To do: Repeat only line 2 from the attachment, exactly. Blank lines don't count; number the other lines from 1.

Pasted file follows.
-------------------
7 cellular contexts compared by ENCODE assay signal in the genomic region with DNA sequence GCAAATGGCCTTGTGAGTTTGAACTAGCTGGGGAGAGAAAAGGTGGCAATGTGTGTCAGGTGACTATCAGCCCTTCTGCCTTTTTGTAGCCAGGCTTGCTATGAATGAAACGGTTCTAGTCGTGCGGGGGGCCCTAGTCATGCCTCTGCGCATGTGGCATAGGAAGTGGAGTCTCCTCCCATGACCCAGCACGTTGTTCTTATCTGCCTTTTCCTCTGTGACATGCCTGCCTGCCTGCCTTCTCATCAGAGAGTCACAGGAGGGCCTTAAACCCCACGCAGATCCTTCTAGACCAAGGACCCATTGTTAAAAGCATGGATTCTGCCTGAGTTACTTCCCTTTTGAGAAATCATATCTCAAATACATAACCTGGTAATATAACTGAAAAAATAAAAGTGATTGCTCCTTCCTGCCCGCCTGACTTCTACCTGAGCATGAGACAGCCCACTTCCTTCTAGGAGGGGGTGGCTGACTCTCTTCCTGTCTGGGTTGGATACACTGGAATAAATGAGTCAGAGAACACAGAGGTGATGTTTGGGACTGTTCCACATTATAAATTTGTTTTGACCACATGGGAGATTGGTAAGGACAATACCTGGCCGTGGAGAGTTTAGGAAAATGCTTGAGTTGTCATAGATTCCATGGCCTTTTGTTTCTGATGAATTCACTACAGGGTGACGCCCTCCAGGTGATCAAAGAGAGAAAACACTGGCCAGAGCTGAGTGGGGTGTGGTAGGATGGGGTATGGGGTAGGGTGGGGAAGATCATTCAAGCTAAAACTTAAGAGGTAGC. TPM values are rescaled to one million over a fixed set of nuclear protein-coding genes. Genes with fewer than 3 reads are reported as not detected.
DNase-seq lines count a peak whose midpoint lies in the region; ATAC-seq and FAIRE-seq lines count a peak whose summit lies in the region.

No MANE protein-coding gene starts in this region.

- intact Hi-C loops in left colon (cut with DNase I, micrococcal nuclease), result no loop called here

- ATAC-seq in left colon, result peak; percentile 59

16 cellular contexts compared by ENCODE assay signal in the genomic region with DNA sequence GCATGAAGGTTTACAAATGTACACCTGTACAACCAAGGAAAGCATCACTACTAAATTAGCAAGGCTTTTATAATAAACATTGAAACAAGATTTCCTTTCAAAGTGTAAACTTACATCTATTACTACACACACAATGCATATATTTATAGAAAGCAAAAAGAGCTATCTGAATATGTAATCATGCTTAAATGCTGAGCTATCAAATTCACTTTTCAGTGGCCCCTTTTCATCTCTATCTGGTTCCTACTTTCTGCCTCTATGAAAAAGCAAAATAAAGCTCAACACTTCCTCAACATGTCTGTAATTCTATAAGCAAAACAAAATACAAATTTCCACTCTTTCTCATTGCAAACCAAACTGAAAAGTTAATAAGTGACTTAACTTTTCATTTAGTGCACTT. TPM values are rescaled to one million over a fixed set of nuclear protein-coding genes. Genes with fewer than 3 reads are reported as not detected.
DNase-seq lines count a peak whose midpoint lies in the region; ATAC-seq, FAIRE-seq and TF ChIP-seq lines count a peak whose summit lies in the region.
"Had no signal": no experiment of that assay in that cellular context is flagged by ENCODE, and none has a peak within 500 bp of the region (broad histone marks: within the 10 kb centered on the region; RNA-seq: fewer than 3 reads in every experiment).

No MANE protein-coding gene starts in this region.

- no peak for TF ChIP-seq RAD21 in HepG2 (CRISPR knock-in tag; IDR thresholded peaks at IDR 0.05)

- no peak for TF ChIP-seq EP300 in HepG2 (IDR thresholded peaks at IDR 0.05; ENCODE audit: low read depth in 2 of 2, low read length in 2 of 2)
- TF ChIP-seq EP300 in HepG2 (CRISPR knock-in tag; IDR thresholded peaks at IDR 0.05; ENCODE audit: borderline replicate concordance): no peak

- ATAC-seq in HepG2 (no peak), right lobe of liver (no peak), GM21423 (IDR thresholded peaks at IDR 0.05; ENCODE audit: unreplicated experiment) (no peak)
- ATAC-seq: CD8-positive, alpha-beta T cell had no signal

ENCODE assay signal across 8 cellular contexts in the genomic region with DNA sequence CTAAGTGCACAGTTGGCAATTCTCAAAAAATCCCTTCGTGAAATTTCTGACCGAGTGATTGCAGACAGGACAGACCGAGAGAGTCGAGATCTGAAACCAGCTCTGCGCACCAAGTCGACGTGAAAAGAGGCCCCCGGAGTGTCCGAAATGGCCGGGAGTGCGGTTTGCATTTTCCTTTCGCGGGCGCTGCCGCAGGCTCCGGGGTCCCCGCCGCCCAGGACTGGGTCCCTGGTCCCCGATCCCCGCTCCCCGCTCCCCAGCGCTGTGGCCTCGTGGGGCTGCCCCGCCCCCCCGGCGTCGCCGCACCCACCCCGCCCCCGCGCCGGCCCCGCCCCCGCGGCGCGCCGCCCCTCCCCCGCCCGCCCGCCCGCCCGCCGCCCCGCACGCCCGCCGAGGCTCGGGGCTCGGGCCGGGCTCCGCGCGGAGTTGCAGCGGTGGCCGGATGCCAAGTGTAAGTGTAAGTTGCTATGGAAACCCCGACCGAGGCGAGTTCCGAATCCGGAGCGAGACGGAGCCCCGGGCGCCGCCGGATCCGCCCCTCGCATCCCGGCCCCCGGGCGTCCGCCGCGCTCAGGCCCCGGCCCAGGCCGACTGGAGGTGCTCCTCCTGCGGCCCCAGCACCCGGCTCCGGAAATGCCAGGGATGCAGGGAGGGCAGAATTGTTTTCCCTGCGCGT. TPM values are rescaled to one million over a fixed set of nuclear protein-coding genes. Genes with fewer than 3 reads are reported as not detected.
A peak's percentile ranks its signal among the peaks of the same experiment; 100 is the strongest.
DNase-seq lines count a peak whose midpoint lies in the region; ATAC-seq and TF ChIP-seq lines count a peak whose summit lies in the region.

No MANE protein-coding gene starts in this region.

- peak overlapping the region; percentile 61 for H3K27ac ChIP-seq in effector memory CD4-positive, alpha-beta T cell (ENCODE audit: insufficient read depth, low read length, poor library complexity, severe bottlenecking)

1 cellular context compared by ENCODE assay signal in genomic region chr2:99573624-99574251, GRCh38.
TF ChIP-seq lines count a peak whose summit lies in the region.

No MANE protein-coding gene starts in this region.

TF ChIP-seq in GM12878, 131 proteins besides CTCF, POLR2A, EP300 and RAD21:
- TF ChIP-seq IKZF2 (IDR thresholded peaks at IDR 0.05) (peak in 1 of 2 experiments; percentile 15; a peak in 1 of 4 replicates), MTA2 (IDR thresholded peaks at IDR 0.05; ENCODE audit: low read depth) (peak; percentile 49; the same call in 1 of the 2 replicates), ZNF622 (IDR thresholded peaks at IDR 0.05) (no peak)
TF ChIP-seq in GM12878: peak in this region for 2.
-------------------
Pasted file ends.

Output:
DNase-seq lines count a peak whose midpoint lies in the region; ATAC-seq and FAIRE-seq lines count a peak whose summit lies in the region.